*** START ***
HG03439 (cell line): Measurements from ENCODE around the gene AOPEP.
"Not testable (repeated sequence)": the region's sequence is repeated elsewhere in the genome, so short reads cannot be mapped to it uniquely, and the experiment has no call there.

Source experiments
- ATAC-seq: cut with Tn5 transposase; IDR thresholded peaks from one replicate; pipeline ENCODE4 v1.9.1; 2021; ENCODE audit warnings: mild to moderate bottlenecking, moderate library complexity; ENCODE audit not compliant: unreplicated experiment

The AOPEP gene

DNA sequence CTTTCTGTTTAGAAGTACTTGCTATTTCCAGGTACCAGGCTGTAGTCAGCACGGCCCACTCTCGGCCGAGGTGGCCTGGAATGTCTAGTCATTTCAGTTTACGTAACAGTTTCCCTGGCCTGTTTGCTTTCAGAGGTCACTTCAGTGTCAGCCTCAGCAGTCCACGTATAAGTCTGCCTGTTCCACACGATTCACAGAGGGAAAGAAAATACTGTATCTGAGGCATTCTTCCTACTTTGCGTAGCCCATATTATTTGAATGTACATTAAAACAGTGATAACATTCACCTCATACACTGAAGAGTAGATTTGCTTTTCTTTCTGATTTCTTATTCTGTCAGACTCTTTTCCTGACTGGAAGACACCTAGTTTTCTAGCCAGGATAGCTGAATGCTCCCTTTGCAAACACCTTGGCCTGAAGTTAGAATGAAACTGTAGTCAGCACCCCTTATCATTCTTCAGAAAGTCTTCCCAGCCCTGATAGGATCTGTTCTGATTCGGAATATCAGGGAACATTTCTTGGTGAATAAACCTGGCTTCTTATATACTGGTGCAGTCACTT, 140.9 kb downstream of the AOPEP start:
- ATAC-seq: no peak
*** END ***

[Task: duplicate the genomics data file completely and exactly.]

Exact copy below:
HG03439 (cell line): Measurements from ENCODE around the gene AOPEP.
"Not testable (repeated sequence)": the region's sequence is repeated elsewhere in the genome, so short reads cannot be mapped to it uniquely, and the experiment has no call there.

Source experiments
- ATAC-seq: cut with Tn5 transposase; IDR thresholded peaks from one replicate; pipeline ENCODE4 v1.9.1; 2021; ENCODE audit warnings: mild to moderate bottlenecking, moderate library complexity; ENCODE audit not compliant: unreplicated experiment

The AOPEP gene

DNA sequence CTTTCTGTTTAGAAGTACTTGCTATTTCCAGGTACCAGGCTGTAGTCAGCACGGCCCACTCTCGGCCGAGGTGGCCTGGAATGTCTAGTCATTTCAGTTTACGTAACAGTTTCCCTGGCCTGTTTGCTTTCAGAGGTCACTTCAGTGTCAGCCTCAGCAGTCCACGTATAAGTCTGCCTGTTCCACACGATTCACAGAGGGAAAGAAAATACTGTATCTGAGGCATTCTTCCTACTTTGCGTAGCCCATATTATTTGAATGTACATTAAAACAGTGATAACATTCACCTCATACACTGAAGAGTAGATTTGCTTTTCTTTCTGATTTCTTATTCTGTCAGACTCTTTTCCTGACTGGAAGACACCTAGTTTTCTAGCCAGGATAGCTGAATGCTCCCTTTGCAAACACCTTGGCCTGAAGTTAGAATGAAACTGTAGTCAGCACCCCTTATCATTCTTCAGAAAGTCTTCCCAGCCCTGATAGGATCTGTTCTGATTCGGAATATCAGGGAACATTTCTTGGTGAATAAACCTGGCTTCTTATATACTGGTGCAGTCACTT, 140.9 kb downstream of the AOPEP start:
- ATAC-seq: no peak